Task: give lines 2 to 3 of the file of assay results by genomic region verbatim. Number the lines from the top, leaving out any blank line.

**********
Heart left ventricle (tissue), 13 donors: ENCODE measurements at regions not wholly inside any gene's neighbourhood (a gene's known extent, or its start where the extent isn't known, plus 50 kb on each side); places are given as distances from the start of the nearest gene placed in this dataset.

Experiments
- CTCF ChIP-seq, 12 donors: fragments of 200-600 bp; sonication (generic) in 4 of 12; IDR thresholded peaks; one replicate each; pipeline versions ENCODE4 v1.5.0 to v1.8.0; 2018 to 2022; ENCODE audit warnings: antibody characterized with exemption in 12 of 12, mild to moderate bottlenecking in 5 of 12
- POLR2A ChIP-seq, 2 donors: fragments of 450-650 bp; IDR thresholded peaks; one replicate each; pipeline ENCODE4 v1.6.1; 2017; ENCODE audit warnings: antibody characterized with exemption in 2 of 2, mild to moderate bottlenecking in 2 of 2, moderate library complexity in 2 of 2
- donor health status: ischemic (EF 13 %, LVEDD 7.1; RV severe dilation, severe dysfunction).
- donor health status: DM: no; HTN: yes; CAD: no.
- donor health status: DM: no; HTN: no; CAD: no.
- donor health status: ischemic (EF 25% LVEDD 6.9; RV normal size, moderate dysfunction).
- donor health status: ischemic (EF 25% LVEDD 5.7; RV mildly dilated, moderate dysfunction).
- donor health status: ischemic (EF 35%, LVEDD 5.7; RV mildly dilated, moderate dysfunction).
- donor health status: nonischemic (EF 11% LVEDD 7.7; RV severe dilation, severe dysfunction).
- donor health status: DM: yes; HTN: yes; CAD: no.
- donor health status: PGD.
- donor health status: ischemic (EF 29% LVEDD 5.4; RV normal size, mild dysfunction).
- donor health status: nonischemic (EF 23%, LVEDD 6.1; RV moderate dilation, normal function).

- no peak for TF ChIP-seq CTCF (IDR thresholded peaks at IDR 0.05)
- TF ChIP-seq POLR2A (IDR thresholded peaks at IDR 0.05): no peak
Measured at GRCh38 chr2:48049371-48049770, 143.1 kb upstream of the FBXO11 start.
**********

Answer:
Experiments
- CTCF ChIP-seq, 12 donors: fragments of 200-600 bp; sonication (generic) in 4 of 12; IDR thresholded peaks; one replicate each; pipeline versions ENCODE4 v1.5.0 to v1.8.0; 2018 to 2022; ENCODE audit warnings: antibody characterized with exemption in 12 of 12, mild to moderate bottlenecking in 5 of 12